Cape Town officials have been warning for months of an impending Day Zero, when the city’s taps will run dry after three years of drought. But at Netcare Christiaan Barnard Memorial Hospital, workers are pushing to make sure Day Zero never arrives.

In the hospital’s underground parking lot one recent day, workers shaved down metal corners and bolted pipes into place in a fast-paced effort to install a desalination plant that would turn sea water into drinking water.

Getting married amid airstrikes in Yemen

Mar 28, 2018

New York-based activist Summer Nasser has coaxed bodega owners into sending aid to Yemen. She’s helped organize rallies against US immigration policies, even flown to Geneva to testify before the UN Human Rights Council about Yemen’s humanitarian crisis.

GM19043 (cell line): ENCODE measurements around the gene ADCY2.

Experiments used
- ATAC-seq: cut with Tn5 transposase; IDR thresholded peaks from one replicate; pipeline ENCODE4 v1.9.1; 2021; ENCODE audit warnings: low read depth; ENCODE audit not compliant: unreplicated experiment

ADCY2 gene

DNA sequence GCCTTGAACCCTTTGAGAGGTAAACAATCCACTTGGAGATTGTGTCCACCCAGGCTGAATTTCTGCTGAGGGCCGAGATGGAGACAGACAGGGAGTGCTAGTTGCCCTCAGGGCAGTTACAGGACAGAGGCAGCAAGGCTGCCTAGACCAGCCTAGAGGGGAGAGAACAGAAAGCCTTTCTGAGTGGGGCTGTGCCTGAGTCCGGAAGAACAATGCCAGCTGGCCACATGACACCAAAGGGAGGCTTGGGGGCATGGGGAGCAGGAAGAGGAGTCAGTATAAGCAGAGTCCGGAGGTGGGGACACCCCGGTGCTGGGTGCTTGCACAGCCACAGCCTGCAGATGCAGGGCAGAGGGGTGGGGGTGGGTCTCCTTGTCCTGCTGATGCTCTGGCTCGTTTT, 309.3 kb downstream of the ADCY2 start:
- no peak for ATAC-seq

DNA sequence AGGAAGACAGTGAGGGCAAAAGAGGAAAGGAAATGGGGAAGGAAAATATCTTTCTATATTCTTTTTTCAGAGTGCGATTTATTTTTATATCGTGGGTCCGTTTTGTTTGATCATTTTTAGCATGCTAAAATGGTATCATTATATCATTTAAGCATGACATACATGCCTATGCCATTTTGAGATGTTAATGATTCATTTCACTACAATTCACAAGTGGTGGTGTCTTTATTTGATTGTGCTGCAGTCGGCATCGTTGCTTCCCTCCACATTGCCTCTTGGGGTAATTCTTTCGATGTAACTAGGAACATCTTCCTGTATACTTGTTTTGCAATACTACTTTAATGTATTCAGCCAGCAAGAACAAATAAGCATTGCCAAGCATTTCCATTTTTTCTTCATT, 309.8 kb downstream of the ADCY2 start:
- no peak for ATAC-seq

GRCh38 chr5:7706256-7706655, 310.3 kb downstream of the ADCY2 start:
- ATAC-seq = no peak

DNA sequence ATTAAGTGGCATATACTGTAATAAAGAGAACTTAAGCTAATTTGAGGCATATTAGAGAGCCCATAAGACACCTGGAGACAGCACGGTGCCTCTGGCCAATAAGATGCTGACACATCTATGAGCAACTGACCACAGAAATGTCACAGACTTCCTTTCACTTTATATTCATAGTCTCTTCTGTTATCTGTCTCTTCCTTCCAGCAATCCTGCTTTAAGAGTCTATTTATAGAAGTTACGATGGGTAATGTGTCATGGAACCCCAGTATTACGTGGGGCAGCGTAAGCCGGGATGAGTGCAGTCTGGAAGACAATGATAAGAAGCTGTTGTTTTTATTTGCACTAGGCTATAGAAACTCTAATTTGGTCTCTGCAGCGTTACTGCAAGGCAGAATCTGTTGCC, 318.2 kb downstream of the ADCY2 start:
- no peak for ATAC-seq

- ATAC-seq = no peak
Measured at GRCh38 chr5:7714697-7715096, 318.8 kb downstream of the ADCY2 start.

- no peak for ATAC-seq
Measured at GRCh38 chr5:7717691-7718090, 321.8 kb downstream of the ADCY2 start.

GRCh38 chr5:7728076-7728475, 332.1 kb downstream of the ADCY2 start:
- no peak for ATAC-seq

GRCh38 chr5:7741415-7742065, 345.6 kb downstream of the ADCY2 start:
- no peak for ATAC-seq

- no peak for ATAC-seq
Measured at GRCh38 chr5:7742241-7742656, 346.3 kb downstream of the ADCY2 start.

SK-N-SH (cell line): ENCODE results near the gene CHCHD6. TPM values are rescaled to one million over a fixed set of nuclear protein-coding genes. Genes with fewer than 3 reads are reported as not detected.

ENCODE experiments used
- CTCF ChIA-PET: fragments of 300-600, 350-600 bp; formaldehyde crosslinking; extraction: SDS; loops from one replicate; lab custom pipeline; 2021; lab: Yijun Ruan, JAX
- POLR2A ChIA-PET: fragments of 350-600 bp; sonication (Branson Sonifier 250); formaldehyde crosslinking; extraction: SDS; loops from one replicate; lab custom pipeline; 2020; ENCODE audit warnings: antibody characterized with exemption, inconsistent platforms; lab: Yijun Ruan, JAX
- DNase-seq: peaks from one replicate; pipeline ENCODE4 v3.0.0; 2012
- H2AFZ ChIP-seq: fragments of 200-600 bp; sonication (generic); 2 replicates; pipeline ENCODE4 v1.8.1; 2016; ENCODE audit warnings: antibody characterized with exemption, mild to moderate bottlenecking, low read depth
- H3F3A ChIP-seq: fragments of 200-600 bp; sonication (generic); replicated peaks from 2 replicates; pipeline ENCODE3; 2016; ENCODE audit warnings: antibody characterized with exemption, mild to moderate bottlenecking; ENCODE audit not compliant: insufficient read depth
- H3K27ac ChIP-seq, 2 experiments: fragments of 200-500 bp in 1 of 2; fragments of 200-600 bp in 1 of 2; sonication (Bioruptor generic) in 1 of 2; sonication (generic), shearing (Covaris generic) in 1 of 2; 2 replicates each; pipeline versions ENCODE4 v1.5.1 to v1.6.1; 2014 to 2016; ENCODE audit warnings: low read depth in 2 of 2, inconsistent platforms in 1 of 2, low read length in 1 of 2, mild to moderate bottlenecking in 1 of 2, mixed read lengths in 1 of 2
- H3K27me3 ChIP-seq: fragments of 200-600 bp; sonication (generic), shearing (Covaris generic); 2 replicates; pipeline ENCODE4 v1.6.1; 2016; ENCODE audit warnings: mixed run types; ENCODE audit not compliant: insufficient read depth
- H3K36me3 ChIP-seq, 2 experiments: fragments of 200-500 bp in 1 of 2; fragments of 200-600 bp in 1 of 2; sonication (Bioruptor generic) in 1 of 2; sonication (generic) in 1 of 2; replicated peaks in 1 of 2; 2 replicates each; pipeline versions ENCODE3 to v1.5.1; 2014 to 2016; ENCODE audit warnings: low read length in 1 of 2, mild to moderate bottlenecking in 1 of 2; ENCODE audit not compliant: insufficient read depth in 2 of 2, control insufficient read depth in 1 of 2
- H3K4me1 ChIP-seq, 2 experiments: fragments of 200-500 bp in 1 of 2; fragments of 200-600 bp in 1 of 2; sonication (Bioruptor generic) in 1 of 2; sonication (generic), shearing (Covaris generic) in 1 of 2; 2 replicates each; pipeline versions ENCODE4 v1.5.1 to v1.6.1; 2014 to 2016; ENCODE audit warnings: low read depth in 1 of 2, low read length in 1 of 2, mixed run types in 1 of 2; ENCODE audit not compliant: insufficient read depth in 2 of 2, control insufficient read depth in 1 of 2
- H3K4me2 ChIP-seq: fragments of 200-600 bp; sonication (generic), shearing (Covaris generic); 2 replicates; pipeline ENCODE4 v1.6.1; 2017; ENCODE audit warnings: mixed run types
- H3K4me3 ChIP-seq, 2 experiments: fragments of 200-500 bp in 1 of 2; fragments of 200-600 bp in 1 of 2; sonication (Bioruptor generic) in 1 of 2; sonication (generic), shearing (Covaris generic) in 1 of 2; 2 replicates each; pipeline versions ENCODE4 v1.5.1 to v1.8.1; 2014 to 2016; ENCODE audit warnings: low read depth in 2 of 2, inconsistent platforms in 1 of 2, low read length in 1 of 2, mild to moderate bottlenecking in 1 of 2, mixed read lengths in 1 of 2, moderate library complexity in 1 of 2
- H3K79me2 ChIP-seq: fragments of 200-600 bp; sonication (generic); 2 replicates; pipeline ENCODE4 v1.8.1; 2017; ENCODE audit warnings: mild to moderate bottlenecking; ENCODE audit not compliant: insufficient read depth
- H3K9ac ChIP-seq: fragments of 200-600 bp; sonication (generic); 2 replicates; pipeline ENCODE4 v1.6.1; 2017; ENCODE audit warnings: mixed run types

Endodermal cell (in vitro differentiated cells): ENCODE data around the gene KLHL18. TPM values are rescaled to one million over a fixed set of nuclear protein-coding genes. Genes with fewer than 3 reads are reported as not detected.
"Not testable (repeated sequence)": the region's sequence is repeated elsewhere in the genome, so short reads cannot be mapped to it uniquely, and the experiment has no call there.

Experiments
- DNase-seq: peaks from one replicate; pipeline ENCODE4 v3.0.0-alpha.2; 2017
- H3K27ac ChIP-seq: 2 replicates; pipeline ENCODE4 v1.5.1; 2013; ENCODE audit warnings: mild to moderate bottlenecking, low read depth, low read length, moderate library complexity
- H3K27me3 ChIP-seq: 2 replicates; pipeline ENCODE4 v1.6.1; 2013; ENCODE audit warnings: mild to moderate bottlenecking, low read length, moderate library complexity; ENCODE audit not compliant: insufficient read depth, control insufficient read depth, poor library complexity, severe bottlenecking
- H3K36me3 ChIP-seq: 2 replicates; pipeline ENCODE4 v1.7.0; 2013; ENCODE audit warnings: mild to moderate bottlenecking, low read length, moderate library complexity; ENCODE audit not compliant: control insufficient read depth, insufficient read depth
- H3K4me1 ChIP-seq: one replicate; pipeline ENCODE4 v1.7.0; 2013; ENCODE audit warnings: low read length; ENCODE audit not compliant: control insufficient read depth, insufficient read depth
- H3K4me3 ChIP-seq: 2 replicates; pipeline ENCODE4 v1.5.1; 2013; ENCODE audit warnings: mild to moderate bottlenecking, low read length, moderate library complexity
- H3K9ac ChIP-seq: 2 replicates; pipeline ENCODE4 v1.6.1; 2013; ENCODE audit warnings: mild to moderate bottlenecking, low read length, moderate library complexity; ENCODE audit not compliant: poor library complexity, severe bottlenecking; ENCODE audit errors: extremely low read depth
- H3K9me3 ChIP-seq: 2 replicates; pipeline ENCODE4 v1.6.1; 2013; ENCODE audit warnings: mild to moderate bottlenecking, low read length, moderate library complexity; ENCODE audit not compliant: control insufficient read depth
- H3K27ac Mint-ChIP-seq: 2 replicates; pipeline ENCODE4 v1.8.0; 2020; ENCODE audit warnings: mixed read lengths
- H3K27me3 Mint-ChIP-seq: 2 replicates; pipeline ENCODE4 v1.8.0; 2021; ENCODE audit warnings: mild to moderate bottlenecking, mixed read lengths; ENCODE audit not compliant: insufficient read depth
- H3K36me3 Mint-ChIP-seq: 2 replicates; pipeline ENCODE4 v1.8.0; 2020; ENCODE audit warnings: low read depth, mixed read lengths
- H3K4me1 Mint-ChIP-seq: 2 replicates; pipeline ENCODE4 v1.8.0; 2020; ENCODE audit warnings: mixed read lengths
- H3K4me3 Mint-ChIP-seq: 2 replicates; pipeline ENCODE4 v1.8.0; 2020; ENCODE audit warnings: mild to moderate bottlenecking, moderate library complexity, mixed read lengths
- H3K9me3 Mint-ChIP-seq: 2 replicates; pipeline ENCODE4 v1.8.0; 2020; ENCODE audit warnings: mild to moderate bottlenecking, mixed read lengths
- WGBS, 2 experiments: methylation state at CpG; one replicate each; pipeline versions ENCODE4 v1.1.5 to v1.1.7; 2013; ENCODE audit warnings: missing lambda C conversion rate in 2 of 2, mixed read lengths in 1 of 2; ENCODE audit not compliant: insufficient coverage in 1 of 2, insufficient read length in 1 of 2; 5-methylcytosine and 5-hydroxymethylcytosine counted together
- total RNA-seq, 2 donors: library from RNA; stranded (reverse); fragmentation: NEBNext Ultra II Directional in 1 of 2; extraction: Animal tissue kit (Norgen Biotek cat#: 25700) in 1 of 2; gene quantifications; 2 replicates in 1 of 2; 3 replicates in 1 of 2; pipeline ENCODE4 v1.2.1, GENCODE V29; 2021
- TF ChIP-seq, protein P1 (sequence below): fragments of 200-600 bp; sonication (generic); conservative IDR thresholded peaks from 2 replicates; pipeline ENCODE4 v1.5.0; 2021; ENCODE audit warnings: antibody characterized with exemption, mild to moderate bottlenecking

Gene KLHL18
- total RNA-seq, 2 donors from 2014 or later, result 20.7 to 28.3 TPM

It’s hard to believe she’s just 23 and still a student. 

Consuelo López de Padilla fits the profile of a doctor with top-of-the-line medical training.

She spent 15 years in her native Venezuela studying medicine and working as a doctor. In 2001, she left the Andean hills of her home country for the frigid flatlands of southern Minnesota to spend three years researching at one of the world’s most prestigious health centers, the Mayo Clinic.

But after starting a family in the US, she never returned to Venezuela. She’s also never been able to work as a doctor.

On a late Saturday morning in the Miskine neighborhood of Bangui, the war engulfing the Central African Republic seems far away. There are no militiamen clashing in the streets or eerie, abandoned fields that smell of rot. In Miskine, people are busy living, not dying. Scratchy radios blare music and women call out greetings from doorways. Kids chase each other, sending tiny chicks scuttling after their mother hen.

Alert Bay isn’t exactly a premier destination on British Columbia’s rugged Pacific Coast. On this winter day, there are more crows than people on the town’s wooden sidewalks, and most of the few small businesses near the waterfront are closed for the season. The biggest building is an abandoned salmon cannery, a reminder of what used to be here.

It’s a past that Bill Cranmer remembers well.